James writes, “Count it all joy, my brothers, when you meet trials of various kinds, for you know that the testing of your faith produces steadfastness. And let steadfastness have its full effect, that you may be perfect and complete, lacking in nothing.” (James 1: 2 – 4)

To be perfect, complete and lacking nothing, Jesus suffered. “In the days of His flesh, Jesus offered up prayers and supplications, with loud cries and tears, to Him who was able to save Him from death, and He was heard because of His reverence. Although He was a Son, He learned obedience through what He suffered. And being made perfect, He became the source of eternal salvation to all who obey Him, being designated by God a high priest after the order of Melchizedek.” (Hebrews 5: 7 – 10)

As Jesus suffered, so shall we. Counting our sufferings as joys is the most difficult task we face. Look back on your life; see if it isn’t true — true that after a particularly difficult time, you found a new strength, a new happiness, a new peacefulness you did not fully know or appreciate before your time of testing, of trial, of suffering.

“Endurance produces character, and character produces hope, and hope does not put us to shame, because God’s love has been poured into our hearts through the Holy Spirit who has been given to us.” (Romans 5: 4 – 5)

“That The King May Come In” (Psalm 24, ESV) by Carley Evans

This psalm of David came to me in a different way than many others. In the Christian Book of Prayer, this psalm is one of several which opens the day. As in the early church, one may choose to pray at several specific times of the twenty four hour day, and one does not have to be Baptist, Methodist, Roman Catholic, Old Catholic, Lutheran, Presbyterian, Calvinist, Armenian, or…oh, Episcopalian…to pray in such a manner.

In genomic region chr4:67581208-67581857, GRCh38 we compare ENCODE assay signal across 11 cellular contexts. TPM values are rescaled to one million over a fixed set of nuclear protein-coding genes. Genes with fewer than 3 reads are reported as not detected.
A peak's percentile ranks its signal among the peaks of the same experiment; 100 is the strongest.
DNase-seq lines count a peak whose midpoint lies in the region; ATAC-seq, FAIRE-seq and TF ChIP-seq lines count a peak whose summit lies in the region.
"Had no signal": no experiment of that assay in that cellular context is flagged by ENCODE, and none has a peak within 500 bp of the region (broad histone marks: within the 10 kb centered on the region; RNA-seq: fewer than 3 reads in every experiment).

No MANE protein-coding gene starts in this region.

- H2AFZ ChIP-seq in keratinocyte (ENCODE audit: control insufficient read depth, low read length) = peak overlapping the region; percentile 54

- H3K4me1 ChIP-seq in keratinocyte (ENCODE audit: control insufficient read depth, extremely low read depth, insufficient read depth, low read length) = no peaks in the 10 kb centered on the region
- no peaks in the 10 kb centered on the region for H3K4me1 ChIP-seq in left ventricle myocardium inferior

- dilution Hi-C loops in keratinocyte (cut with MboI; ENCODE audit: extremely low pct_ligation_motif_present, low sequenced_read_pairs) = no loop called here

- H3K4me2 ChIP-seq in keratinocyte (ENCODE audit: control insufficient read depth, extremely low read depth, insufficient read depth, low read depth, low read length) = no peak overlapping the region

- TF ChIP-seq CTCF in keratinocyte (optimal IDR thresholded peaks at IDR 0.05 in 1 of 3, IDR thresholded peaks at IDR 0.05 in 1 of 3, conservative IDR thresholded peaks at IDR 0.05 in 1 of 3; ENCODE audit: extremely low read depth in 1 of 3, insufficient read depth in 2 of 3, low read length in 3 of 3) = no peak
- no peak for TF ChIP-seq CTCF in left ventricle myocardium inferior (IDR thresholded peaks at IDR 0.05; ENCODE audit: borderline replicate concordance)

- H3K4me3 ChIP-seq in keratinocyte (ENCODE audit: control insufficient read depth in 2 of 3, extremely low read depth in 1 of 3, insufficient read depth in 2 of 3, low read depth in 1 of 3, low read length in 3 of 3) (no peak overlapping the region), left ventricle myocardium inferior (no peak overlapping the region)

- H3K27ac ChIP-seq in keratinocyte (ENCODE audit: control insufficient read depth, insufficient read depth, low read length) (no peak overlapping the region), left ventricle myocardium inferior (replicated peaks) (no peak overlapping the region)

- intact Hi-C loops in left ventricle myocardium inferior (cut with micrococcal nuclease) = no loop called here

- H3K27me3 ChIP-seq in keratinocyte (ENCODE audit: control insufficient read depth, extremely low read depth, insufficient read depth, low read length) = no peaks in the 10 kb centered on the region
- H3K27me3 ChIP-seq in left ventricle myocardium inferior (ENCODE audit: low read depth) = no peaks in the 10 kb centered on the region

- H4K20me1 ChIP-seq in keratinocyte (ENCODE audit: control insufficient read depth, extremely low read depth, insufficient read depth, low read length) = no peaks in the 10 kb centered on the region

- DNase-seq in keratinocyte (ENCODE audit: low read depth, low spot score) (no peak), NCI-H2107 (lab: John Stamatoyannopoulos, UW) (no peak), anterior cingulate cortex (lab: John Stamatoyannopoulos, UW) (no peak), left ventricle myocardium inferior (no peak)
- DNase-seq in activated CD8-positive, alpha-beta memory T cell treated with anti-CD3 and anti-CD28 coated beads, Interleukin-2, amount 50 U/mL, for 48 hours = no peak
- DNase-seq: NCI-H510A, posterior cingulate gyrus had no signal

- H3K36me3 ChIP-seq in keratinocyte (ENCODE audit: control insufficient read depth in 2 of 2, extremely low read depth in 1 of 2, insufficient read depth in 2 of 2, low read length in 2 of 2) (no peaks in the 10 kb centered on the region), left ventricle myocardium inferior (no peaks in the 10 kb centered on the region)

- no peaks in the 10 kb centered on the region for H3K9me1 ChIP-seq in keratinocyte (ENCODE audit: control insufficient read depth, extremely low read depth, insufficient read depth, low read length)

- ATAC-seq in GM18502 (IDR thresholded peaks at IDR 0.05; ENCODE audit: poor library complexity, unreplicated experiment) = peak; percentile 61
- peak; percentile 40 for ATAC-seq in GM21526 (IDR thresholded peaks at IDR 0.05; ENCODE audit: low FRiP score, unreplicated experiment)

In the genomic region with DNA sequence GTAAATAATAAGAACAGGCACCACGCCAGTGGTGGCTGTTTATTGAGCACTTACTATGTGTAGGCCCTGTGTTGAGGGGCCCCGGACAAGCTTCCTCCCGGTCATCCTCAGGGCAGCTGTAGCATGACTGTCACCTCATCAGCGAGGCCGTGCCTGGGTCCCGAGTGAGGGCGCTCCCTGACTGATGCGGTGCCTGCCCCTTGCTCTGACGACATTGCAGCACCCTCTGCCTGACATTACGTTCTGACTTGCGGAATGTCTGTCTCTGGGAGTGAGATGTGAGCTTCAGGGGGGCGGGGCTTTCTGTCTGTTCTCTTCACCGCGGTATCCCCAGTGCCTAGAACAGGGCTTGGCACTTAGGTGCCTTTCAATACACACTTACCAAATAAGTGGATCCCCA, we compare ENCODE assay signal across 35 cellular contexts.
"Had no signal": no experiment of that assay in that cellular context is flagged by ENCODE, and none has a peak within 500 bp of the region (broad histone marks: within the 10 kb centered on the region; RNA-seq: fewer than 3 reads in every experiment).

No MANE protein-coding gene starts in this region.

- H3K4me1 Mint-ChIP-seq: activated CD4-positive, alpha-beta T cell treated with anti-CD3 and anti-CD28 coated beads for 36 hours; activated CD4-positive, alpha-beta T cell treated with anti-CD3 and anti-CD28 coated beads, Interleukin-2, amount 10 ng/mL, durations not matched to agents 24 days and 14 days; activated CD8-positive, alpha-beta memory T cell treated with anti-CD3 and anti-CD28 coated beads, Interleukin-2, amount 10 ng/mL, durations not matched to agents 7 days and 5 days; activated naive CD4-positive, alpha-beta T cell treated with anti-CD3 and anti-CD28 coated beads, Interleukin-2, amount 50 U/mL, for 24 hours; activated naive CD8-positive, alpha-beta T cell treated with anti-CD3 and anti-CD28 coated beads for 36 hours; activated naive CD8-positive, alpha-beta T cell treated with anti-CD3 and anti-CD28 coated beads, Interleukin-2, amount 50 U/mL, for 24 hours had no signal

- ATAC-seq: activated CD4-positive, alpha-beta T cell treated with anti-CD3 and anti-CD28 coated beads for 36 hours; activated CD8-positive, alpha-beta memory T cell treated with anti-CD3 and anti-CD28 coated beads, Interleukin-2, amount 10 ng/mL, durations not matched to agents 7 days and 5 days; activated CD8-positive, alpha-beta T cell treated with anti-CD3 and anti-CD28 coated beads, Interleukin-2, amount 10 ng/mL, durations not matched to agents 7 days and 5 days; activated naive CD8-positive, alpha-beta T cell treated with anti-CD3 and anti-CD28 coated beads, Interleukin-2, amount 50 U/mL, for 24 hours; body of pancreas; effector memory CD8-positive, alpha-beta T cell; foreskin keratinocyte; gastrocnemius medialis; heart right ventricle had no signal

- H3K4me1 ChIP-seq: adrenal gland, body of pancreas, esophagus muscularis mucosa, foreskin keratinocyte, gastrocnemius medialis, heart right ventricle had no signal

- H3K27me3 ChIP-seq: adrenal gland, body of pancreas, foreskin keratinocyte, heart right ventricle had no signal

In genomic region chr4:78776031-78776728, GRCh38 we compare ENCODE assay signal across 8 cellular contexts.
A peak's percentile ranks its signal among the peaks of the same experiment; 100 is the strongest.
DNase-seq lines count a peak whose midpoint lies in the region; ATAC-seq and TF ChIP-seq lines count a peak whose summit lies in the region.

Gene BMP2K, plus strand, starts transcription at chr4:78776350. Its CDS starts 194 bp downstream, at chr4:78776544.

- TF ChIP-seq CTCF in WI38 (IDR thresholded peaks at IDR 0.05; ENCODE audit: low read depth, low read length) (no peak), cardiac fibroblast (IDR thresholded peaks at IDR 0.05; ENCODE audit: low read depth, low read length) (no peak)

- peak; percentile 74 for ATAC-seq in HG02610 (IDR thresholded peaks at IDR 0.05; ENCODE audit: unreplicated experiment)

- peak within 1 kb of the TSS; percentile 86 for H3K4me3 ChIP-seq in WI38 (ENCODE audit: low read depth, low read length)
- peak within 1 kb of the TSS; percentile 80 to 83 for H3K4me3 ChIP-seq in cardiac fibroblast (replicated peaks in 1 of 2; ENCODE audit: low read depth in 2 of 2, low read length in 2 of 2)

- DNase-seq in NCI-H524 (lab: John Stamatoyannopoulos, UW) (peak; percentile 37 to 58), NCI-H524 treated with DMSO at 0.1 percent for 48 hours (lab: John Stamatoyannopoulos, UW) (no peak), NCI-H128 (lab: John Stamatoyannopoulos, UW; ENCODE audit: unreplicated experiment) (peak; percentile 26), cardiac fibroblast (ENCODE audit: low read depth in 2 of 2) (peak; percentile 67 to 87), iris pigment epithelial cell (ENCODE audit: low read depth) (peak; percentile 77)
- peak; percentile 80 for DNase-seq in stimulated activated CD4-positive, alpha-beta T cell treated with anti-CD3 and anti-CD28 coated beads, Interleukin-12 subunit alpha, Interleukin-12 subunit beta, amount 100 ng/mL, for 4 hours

In Acts, the disciples come together at specific hours to pray. On the day of Pentecost, they are all together in the same place. It is sometime before 9 a.m. (Acts 2: 15). Presumably, the disciples are meeting for communal prayer and worship. Another day, Peter and John go to the temple “at the time of prayer — at three in the afternoon.” (Acts 3: 1) So, for early Christians, certain times of the day are set aside for prayer.

I remember the first time I prayed this psalm as a prayer. I was surprised with awe. Open your Bible. Read it aloud to God.

David claims that the world and all that dwells here is the Lord’s. David asks, “Who shall ascend the hill of the Lord? And who shall stand in His Holy Place?” And, he answers, “He who has clean hands and a pure heart, who does not lift up his soul to what is false and does not swear deceitfully. He will receive blessing from the Lord and righteousness from the God of his salvation. Such is the generation of those who seek Him, who seek the face of the God of Jacob.”

Immediately after, David speaks of “the King of Glory.”

“Lift up your hands, O gates! And be lifted up, O ancient doors, that the King of Glory may come in.”

David asks, “Who is this King of Glory?” and answers, “The Lord, strong and mighty; the Lord, mighty in battle!…Who is this King of Glory? The Lord of hosts, He is the King of Glory!”

The King of Glory is “who shall ascend the hill of the Lord and who shall stand in His Holy Place.” We are “the generation of those who seek Him, who seek the face of the God of Jacob.”

“Lift up your heads, O gates! That the King of Glory may come in.”